Traveling between North Carolina and Tennessee to polish her craft is nothing unusual for Paige, however. Living on the Interstate while burying her nose in textbooks “is definitely a difficult task and can get overwhelming sometimes, but I just take it one day at a time. My parents both instilled a very hard work ethic in me since I was young and taught me to push myself to be the best I can be. Because of that, I feel like I have been able to do a great job of balancing both the student life and the performer life. Traveling back and forth from Nashville to North Carolina can get exhausting.”

But hey, at least Nashville is making her job easier for her by finally fixing those potholes on I-440, right? “I’m very excited they are fixing 440, but not excited about the construction process. I live right off of 440, so not only can I hear quite a bit of the construction, but it also causes even more traffic buildup and longer drive times for me when I’m going anywhere.”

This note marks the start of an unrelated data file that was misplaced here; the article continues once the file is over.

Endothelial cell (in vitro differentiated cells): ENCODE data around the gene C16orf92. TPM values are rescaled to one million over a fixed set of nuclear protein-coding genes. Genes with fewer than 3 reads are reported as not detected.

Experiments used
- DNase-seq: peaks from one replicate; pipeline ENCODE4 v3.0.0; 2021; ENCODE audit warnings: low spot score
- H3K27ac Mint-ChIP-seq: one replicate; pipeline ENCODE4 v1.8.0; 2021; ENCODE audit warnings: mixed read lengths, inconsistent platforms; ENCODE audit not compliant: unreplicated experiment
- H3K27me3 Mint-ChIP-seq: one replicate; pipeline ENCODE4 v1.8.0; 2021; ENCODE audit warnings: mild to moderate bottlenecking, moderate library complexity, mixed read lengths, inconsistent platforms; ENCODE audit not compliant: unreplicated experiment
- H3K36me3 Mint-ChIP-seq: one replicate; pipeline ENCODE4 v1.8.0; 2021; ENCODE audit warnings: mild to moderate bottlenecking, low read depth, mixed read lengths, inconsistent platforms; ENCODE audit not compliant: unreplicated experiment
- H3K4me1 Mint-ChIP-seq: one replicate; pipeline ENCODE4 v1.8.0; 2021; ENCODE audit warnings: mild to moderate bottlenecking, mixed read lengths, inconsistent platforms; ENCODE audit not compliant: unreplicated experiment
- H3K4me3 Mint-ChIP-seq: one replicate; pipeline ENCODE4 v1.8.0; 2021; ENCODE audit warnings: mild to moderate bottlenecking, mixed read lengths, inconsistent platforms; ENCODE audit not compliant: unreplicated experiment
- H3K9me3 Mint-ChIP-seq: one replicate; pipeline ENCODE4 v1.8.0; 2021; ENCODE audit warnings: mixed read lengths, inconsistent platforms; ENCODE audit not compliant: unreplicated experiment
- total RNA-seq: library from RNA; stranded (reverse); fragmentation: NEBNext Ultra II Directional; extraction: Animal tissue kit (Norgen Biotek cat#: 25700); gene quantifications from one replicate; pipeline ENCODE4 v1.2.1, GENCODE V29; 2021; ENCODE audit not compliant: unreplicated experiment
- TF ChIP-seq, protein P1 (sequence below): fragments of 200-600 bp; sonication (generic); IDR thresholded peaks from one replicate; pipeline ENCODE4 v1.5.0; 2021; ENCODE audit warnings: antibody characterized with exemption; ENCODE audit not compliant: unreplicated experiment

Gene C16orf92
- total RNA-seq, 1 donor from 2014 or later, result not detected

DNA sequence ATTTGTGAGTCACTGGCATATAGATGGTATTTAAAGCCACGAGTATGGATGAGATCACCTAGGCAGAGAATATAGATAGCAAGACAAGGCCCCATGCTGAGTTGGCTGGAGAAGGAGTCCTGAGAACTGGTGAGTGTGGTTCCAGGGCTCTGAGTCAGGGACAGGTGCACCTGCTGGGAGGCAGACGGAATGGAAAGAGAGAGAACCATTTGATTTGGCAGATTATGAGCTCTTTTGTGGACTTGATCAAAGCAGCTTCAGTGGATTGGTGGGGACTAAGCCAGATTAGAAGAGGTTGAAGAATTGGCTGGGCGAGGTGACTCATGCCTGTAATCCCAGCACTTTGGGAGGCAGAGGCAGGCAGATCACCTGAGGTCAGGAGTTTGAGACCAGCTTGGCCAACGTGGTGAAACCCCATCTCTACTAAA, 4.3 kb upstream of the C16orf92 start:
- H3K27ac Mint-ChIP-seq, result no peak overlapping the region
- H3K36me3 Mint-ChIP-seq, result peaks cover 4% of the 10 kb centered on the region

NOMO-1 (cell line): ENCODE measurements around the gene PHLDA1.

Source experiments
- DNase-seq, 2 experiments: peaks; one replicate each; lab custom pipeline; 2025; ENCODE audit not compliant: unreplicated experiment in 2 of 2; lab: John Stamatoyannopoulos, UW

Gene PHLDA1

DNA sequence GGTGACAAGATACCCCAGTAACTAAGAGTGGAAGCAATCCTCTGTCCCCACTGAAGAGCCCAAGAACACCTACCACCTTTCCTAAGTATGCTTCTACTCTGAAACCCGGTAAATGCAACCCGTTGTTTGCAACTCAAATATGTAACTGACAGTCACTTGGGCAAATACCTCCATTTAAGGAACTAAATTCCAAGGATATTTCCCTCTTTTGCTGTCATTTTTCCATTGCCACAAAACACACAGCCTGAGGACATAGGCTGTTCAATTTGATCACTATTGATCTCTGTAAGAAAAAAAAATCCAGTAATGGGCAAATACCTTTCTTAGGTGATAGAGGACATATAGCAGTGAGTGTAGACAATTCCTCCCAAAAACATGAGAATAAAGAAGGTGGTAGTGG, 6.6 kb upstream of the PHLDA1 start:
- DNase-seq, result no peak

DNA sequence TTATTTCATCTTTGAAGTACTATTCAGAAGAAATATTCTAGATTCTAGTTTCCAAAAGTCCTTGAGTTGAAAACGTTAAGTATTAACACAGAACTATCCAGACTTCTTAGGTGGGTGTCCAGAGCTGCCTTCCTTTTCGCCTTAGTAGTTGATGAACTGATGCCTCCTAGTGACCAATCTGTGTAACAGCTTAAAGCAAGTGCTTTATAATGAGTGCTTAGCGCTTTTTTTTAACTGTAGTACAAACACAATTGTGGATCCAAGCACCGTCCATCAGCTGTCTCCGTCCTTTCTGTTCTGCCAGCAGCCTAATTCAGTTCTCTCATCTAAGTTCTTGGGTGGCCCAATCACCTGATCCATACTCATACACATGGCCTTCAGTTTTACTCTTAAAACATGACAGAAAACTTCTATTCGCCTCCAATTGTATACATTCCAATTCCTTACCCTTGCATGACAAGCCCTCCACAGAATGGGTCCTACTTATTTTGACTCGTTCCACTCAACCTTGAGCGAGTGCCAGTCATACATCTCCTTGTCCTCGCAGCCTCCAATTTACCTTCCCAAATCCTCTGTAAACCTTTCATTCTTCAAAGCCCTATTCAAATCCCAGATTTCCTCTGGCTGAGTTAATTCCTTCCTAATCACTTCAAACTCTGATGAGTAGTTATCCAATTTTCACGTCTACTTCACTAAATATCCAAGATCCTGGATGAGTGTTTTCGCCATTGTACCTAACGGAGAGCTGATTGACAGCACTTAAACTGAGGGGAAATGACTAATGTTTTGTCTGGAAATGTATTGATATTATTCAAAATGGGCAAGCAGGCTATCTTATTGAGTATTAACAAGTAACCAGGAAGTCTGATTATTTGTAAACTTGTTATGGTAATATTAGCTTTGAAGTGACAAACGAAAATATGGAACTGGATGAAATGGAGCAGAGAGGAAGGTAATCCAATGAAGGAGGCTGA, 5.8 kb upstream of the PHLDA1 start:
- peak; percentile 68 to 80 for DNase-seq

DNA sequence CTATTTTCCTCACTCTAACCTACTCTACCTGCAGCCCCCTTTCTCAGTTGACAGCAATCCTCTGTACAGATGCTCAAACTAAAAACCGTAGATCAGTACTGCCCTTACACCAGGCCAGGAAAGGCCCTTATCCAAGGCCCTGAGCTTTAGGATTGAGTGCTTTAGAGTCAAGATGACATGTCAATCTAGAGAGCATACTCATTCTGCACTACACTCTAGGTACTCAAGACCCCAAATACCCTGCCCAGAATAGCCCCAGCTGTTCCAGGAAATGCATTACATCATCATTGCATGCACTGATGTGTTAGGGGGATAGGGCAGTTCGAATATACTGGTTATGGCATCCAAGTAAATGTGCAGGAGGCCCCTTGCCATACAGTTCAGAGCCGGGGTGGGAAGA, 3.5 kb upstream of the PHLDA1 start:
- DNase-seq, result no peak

Well, you can’t make everyone happy.

One thing that definitely makes Paige happy, though, is food, “Nashville has SO MANY good restaurants, and like I just said I’m such a foodie so I love going to many of them,” she goes on to reveal her favorite spot to recommend to people, which is “McDougal’s Chicken. Their menu is so simple with just chicken fingers or wings and fries, but it’s some of the best chicken fingers and fries you’ll find. And they also give everyone free ice cream with any meal, so how could you NOT love them?”

Fun fact about Paige that you might not know, however, is that she has a secret passion, one that is beyond the realm of country music. “Anyone who knows me knows I really love food and finding new restaurants and baking new goodies, but not many people know that since I was a little girl I’ve dreamed of opening my own bakery. I keep telling my parents that if this whole singing thing doesn’t work out, they can most definitely expect me to be opening my own bakery.”